The application of metabolomic biomarker screening tools for improved Bovine Respiratory Disease diagnosis and management

Darren Gray, Fawad Mansoor, Olivier P. Chevallier, Christopher T. Elliott, Simon Doherty, Michael D. Welsh, Mark H. Mooney

Research output: Contribution to conferencePosterpeer-review

Abstract

Bovine Respiratory Disease (BRD) is considered to be one of the most significant causes of economic loss in cattle worldwide. The disease has multifactorial aetiology, where viral induced respiratory damage can predispose animals to developing secondary bacterial infections. Accurate identification of viral infected animals prior to the onset of bacterial infection is necessary to reduce the overuse of antimicrobial treatments and minimize further economic losses from reduced production capacity and death. This research focuses on Bovine Parainfluenza Virus Type 3 (BPIV-3), one of the viruses involved in generating BRD. Vaccination measures for BPIV-3 can induce a level of immunity preventing disease progression, however, not all animals respond equally and immunization can complicate disease diagnosis. Alternative diagnostic approaches are required to identify animals which fail to respond to vaccination during infection outbreaks and are therefore likely to be more susceptible to secondary bacterial infections. Mass spectrometry based metabolomics was employed to identify plasma markers capable of differentiating between vaccinated and non-vaccinated calves after challenge with BPIV-3. Differentiation of vaccinated and non-vaccinated study groups (n=6) was possible as early as day 2 post-BPIV-3 challenge up until day 20 using a panel of potential metabolite markers. This study illustrates the potential for metabolomics to provide more detailed information on animal vaccination status that could be used to develop tools for improved herd health management, reduce economic loss through rapid identification and isolation of animals without immune protection (improving herd level immunity) and help reduce the usage of antimicrobial therapeutic treatments in animals.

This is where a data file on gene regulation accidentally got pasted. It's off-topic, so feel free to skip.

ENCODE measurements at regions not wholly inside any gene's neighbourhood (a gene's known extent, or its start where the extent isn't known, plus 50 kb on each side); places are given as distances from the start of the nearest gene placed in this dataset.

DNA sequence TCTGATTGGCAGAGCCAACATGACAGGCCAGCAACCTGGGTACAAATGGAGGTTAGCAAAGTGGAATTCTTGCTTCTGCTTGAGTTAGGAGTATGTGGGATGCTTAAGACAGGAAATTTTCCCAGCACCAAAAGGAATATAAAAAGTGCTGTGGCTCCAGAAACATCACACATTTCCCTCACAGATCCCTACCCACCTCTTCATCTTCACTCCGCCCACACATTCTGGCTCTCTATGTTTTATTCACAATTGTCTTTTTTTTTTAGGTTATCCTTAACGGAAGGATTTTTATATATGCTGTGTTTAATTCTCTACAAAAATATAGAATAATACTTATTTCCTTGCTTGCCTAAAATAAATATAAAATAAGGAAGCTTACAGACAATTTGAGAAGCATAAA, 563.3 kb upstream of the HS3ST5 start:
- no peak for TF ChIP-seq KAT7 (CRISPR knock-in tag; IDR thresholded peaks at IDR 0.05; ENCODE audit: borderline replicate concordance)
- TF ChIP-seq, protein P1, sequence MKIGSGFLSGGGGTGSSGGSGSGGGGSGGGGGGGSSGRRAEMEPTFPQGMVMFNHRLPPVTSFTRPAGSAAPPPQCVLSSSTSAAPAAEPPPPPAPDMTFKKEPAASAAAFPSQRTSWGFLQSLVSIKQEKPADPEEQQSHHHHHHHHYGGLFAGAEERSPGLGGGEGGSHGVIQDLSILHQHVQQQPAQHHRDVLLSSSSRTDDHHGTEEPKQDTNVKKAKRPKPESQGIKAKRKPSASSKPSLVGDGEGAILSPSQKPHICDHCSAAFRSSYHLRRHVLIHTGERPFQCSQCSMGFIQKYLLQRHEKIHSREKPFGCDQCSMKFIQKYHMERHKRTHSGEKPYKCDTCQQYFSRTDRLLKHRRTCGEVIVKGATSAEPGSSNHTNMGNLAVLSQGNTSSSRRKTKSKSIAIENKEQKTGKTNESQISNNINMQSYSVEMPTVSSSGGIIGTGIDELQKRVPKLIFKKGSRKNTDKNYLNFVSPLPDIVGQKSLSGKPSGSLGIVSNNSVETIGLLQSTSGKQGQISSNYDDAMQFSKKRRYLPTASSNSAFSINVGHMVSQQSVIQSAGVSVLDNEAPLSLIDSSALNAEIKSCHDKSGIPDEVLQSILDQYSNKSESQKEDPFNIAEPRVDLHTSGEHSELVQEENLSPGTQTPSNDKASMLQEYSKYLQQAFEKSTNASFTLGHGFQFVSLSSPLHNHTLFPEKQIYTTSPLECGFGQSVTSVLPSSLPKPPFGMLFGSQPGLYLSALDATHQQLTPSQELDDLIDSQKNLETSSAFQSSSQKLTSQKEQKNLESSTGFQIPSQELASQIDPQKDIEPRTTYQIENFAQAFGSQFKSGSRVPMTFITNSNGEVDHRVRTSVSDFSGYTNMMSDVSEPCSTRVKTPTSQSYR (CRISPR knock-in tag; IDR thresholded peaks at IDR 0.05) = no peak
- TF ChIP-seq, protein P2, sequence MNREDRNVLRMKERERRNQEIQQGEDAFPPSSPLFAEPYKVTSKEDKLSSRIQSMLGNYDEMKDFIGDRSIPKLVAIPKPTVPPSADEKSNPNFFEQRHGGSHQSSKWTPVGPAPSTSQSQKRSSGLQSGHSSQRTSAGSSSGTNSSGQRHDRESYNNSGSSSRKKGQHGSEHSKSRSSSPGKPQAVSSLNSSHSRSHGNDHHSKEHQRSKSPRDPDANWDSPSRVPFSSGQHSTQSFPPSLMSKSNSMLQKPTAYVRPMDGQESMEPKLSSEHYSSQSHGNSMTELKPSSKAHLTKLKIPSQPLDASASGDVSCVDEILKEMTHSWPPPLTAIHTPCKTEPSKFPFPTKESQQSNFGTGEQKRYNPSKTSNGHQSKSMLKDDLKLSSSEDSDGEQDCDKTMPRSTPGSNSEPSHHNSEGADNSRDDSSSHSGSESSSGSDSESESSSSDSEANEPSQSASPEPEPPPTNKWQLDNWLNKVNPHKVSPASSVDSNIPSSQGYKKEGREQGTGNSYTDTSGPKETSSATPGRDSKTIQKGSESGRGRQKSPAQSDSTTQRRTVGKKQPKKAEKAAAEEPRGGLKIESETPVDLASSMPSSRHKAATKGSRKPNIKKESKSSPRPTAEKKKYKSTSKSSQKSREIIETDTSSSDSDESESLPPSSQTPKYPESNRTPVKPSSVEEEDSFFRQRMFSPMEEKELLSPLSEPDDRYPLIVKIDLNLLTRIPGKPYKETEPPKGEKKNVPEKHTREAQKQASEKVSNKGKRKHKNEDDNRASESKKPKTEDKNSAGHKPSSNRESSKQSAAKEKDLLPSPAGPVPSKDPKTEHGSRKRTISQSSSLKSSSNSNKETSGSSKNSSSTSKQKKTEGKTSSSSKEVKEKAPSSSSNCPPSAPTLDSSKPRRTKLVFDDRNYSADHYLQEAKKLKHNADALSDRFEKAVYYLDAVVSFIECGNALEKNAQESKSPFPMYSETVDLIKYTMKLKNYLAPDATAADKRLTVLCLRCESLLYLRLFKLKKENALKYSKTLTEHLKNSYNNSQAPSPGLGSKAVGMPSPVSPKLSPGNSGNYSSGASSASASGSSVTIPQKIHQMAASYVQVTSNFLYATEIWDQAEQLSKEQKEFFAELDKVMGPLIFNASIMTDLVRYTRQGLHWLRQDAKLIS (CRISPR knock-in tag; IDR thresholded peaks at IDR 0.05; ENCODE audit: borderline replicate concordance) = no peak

Original languageEnglish
Publication statusPublished - Apr 2014
EventASSET 2014: Food Integrity and Traceability Conference - Queen's University Belfast, Belfast, United Kingdom
Duration: 08 Apr 201410 Apr 2014

Conference

ConferenceASSET 2014: Food Integrity and Traceability Conference
Country/TerritoryUnited Kingdom
CityBelfast
Period08/04/201410/04/2014

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